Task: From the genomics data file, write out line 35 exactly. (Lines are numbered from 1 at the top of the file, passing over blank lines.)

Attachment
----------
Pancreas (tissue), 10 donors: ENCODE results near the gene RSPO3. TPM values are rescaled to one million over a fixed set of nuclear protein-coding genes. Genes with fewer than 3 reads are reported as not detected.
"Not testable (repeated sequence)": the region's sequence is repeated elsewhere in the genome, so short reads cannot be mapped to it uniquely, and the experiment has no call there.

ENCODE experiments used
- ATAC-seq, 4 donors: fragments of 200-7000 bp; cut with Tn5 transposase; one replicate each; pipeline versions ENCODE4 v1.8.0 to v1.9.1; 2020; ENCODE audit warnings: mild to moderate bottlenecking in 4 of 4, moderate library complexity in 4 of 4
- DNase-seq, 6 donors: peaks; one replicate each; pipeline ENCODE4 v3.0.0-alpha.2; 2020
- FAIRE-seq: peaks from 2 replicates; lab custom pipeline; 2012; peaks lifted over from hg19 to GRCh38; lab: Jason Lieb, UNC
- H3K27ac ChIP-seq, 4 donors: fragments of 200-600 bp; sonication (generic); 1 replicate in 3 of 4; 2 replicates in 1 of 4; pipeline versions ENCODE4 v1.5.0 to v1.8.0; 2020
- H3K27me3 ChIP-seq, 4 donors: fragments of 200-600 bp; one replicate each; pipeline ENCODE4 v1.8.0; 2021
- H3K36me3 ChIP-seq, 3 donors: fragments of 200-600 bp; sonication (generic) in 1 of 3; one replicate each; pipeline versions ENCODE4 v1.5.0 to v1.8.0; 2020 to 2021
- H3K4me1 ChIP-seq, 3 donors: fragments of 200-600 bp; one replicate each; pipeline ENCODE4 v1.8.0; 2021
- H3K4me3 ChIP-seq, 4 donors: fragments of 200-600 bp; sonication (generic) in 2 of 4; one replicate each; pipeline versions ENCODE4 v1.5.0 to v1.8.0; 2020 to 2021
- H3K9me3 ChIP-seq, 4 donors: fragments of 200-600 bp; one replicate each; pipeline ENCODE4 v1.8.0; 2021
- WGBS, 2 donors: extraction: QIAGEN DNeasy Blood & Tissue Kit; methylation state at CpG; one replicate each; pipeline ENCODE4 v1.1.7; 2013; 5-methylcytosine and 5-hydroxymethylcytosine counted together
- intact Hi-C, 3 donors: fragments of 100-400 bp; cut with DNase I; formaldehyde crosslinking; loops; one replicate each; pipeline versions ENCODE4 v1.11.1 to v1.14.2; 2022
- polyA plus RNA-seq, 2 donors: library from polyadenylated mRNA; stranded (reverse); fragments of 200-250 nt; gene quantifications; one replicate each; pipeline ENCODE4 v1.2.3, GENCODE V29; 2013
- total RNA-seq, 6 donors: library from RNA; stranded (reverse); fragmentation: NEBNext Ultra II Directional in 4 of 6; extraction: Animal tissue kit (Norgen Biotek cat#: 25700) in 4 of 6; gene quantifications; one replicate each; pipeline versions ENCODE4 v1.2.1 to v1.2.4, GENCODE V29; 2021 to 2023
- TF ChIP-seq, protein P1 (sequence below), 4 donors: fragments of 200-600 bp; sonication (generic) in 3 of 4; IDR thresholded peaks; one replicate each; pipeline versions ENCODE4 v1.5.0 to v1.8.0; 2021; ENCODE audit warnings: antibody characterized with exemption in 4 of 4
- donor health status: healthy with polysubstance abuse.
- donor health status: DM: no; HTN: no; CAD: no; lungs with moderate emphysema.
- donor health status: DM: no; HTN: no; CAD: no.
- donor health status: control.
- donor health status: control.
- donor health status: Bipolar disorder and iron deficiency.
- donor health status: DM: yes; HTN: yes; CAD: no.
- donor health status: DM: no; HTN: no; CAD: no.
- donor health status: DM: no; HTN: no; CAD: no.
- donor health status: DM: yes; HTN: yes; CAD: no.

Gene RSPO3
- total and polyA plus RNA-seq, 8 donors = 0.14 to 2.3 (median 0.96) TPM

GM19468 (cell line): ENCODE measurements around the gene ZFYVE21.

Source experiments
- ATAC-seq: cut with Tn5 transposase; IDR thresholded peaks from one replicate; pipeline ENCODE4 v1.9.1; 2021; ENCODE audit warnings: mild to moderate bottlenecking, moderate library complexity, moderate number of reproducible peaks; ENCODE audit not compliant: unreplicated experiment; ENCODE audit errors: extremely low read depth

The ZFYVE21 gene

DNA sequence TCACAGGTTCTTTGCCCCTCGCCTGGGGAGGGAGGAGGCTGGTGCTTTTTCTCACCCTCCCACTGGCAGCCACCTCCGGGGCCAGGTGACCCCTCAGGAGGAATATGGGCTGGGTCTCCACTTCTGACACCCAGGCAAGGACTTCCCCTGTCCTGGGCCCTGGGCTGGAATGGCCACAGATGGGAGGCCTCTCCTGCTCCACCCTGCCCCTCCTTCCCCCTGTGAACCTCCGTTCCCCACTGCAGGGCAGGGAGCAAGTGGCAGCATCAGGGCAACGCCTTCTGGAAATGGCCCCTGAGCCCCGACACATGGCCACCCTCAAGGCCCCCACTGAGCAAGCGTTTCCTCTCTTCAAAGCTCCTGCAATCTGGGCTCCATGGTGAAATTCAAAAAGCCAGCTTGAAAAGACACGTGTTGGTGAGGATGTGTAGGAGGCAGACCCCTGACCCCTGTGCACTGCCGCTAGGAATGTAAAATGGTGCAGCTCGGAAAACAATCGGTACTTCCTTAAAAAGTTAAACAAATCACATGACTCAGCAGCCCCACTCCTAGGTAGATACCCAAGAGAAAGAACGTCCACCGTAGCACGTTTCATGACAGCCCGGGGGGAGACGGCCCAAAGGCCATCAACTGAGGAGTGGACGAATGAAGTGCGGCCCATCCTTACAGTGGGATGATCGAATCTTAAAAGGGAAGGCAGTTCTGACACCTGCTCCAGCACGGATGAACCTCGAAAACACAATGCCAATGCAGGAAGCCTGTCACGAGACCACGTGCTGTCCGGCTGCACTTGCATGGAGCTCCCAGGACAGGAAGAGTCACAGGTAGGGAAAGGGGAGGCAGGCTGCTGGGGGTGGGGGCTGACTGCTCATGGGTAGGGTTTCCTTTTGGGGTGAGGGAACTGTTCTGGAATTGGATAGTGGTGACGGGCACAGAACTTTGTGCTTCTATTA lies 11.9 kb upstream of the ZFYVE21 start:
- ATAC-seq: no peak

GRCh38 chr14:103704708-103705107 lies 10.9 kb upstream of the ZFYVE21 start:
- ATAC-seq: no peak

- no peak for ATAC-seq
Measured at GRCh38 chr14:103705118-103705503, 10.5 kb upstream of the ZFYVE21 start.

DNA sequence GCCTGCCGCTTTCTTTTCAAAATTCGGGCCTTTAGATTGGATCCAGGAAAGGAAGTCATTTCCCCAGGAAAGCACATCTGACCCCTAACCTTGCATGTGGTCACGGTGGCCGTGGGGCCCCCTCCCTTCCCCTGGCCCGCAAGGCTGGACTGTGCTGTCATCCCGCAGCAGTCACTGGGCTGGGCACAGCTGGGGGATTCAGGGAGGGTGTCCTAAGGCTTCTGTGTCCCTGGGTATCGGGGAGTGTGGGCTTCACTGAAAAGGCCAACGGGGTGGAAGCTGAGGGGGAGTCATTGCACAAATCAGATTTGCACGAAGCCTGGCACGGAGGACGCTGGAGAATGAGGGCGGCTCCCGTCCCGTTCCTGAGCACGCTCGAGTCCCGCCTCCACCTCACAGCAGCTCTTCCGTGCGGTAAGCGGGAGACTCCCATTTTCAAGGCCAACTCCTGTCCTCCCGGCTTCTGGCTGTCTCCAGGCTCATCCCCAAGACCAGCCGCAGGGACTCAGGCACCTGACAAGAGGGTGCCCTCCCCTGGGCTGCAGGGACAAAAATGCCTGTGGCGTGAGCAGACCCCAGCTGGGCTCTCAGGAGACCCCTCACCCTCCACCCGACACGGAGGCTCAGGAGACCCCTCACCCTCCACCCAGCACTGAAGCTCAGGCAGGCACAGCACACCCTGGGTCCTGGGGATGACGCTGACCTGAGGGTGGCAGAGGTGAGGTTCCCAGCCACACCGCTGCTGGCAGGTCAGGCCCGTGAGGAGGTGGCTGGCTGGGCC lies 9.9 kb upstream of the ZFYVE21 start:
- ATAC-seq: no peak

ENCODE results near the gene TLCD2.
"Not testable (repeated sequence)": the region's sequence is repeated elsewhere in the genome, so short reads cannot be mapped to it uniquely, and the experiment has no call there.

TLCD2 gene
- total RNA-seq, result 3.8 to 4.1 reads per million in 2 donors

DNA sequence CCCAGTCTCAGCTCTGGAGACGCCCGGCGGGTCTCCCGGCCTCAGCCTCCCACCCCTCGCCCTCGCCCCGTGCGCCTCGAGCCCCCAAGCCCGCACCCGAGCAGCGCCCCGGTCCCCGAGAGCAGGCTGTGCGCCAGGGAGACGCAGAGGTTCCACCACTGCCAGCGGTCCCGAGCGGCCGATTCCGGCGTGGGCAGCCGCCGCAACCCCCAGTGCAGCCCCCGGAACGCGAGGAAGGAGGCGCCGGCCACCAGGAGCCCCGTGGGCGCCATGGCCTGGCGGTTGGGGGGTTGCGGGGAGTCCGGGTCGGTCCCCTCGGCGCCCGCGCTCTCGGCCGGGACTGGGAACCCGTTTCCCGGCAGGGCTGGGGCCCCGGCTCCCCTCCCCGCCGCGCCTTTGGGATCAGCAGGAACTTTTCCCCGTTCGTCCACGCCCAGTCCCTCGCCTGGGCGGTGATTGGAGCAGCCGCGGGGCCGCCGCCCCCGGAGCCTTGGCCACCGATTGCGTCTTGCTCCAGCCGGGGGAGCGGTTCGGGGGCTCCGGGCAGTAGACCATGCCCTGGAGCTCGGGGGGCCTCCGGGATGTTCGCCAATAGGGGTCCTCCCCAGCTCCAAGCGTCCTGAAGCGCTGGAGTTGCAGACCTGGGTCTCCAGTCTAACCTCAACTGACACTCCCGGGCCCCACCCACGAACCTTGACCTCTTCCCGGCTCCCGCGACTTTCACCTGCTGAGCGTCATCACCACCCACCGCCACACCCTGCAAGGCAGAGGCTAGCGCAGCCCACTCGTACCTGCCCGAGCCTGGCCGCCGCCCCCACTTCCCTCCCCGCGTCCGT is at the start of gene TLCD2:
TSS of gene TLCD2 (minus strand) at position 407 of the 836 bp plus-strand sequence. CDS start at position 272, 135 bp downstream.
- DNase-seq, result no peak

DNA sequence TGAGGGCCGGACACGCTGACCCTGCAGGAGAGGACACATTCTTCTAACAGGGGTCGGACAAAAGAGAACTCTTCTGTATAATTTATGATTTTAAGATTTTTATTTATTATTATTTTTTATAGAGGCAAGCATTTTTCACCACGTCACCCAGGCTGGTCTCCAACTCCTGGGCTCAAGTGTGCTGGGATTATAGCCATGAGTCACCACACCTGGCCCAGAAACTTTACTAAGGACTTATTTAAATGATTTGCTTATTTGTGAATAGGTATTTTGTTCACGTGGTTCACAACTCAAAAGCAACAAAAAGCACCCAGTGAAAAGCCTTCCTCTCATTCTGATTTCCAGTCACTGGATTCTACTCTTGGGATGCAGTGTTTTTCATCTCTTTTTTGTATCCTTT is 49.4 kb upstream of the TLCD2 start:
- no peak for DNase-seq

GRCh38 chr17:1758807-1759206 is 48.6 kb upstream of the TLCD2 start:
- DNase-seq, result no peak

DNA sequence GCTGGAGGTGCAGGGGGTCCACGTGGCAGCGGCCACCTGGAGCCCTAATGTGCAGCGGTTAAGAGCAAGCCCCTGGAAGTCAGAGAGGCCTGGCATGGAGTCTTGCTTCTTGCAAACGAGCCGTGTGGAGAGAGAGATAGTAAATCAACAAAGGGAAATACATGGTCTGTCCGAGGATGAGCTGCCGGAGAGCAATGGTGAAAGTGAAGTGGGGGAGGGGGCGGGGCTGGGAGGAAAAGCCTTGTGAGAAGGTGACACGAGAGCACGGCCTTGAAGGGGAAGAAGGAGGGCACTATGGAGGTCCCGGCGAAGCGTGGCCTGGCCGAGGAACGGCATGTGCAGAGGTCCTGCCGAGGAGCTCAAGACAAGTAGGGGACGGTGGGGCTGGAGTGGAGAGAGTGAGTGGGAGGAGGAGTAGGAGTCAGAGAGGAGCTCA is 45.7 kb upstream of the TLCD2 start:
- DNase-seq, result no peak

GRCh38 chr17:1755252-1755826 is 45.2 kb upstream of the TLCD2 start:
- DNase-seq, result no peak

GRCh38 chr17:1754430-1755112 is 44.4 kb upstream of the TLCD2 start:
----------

- ATAC-seq: no peak